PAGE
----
Published: Wed, January 17, 2018
Sport | By Billy Aguilar

India face series defeat in South Africa after collapse

India face series defeat in South Africa after collapse

If there was one man who could overcome the vagaries of the pitch and the South African attack, it was Kohli.

Yes, South Africa have moaned on every occasion they've had about this atypical SuperSport Park pitch, and how.

Whatever the doubts over India's No. 1 ranking outside of the home comforts of India, there were none over the class of Kohli, whose 21st Test century was a blend of grit and attacking intent and nearly single-handedly took his team to 307 all out and just 28 behind South Africa's first-innings score of 335.

"Getting Virat was a massive wicket and it's huge for India as well, knowing that he won't be batting for them tomorrow". India collected those three wickets in the space of six overs and for just 19 runs.

It was the flawless combination for South Africa, and with de Villiers in, the run-rate was never a problem, too. Also, Shami is not known for his control; his spell in the morning had been an aberration to his series form and high economy rate. He kept fishing outside off at Shami and finally nicked one playing away from his body.

The new sensation, the big, strong and pacey Lungi Ngidi soon got into the act, dismissing K.L. Rahul who sliced a short delivery into backward point's hands. He was also involved in a verbal battle with R Ashwin, who memorably told him "This is not Johannesburg", on one occasion. If not for the excellent effort from the bowlers, the target could have been far more than 287. There was a patch of rough to work with from that end, but equally important was the uneven bounce on offer for a fast bowler's hard length from the other end.

The South African captain received a standing ovation from coach Ottis Gibson and his teammates for an innings of 48 that lasted three and three-quarter hours, in which there was little dazzling stroke-play but plenty of hard graft. They arrived with an impressive away record and a belief in some unspoken moral code prohibiting home teams from preparing pitches that radically favoured their bowlers.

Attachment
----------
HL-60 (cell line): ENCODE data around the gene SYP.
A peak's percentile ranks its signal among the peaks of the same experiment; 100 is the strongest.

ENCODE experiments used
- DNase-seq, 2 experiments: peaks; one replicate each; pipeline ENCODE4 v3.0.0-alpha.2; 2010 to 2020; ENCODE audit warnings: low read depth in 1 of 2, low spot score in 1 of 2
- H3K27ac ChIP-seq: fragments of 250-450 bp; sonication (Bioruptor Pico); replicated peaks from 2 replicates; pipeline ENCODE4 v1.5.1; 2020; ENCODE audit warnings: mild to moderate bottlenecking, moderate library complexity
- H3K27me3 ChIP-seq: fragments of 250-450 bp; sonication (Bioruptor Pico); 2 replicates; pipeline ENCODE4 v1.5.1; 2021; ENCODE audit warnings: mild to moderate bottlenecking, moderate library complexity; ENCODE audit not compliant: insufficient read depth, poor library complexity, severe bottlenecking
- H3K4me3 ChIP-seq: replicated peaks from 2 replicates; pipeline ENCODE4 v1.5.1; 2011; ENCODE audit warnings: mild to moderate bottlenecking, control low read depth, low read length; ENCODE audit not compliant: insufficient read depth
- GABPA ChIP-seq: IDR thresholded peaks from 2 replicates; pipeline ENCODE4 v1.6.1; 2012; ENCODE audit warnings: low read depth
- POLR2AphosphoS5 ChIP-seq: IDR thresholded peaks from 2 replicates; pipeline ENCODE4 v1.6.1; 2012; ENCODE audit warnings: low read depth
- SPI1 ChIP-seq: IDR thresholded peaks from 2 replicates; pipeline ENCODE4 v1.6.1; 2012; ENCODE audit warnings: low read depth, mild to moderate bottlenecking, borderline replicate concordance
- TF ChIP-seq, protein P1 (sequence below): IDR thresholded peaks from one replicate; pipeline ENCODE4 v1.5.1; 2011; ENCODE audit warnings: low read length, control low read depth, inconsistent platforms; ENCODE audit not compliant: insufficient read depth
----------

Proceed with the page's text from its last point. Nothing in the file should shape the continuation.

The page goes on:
Ishant bowled with pace and aggression, putting the Proteas batsmen under pressure on several occasions and was rewarded with a couple of wickets after lunch. That strategy did not help India. India were eager to continue and take advantage of the situation with the possibility of the ball swinging under lights, and an angry Kohli was spotted taking to the match referee Broad.

The most contentious of all moves. The next best score by an Indian batsman was 46, by opener Murali Vijay.

Proteas skipper Faf du Plessis tried to make amends and kept the scoreboard ticking, while he continued to run out of partners. Patel opts to block out the remaining deliveries, as India reach 35/3 after 23 overs at the end of the day's play, with one run coming off the last over. It was perhaps lack of experience that India didn't recognise how desperate the situation was in the afternoon.

Speaking to reporters after the day's play, Shami didn't take kindly to questions about his inconsistent bowling in this series before the second innings in Centurion.

His first edge flew past Rohit Sharma at wide slip. Parthiv Patel showed plenty of guts on the fourth evening, surviving a bruising examination from Ngidi. When they take the field at Centurion on Wednesday (January 17), it will be two years, one month and 10 days since their torment was completed on an agonising fifth day in Delhi.

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